Belton City Council

BELTON — It’s time to rethink growth.

Belton’s recent annexation of 120 acres may mark the last time in the foreseeable future the city uses involuntary annexation.

As Bell County residents seek to end what they describe as “forced” annexation here, the Belton City Council is looking for new ways to grow their burgeoning city.

“It occurred to me ... (that) if you can’t force annexation, you’re going to have to get innovative and creative,” Councilman Paul Sanderford said at the City Council meeting this week. “That’s right isn’t it? When government can take something by force, that’s what they usually do.”

Belton has an opportunity right now to blaze the trail and find new solutions to managing its growth, the councilman explained. An example of that Sanderford pointed to was the City Council’s conversation on using non-annexation development agreements in a more proactive and creative way to ensure as many non-Beltonians have a seat at the table to discuss growth.

Councilman David K. Leigh wants the city to be more enterprising and educate residents who live in Belton extraterritorial jurisdiction, the unincorporated area within one mile of the county seat’s city limits.

Councilman John Holmes agrees.

“I think if the city can use the development agreements in a proactive way prior to announcing annexation that would reduce a lot of the stress and angst associated with that,” the freshman councilman said on Tuesday. “I think that would really help slow the process down.”

Holmes, Sanderford and Councilman Guy O’Banion said Belton’s annexation effort was rushed.

When compared to the 2016 annexation process, the city of Belton chopped a month off this year’s deliberations. It’s critical in the future that Belton gives potential residents time to understand annexation and sign development agreements if they are eligible, Holmes said.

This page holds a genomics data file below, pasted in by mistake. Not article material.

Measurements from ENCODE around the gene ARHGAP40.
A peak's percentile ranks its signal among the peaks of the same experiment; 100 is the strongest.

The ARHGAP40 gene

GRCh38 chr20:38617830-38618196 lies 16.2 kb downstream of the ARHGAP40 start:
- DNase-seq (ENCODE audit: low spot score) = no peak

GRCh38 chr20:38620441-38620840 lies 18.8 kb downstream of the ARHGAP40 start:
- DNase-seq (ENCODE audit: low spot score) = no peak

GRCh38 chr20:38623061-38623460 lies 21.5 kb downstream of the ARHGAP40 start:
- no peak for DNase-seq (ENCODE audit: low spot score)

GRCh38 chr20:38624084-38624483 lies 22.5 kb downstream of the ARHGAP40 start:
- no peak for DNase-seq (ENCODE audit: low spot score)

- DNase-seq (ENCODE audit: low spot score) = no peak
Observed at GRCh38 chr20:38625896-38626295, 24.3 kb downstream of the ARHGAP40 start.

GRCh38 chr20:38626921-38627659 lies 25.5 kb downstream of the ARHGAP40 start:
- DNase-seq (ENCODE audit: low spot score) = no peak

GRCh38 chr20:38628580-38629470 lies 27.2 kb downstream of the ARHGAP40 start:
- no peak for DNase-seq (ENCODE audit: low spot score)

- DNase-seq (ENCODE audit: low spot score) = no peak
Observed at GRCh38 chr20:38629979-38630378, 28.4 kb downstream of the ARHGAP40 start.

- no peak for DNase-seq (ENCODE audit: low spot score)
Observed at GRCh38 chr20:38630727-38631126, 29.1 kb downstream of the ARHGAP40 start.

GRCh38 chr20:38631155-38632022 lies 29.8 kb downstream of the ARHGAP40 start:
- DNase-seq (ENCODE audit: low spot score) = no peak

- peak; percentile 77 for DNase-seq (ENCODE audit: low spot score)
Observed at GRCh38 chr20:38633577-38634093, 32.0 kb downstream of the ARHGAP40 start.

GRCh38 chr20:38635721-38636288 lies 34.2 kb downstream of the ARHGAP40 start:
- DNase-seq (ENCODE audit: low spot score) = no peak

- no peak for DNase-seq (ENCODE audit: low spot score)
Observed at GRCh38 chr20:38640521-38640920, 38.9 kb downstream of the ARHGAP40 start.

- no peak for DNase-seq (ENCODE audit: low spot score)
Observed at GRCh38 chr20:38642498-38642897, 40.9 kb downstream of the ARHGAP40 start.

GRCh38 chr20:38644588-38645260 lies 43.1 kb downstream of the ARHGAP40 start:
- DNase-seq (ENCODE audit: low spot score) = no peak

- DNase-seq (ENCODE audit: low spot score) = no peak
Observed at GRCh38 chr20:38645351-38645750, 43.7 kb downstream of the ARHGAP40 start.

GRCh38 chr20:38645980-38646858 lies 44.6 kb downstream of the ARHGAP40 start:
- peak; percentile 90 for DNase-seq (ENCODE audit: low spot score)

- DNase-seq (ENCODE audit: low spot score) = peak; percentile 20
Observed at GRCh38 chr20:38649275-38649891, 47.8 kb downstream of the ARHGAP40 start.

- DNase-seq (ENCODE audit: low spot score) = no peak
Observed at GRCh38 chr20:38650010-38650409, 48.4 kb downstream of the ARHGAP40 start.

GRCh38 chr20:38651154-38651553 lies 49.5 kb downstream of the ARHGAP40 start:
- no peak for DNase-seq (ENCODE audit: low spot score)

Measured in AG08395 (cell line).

Additionally, the City Council will need to embrace voluntary annexation, Sanderford said.

“That’s regardless if the new law takes effect in this county or not,” he said. “I just think that’s the better path forward.”

Annexation’s end may be nigh

Anti-annexation advocate Amy Cook is leading a group of Bell County residents to collect 20,000 signatures to opt into Senate Bill 6, the law that requires cities in counties with a population of more than 500,000 to seek the consent of property owners before annexation. The law took effect Friday.

The group will have until mid-August to collect their signatures. If successful, the Bell County Commissioners Court will call for the measure to be placed on the November 2018 ballot.

“When they bring that (the petition) to us, we would put it on the ballot,” Commissioner Russell Schneider said on Oct. 26.

The anti-annexation residents, who were brought together because of Belton’s annexation attempt, face a difficult road ahead. Residents, however, are undeterred. They will begin seeking signatures next week.

City Manager Sam Listi said it is unclear how annexation will change in Belton, Bell County or Texas.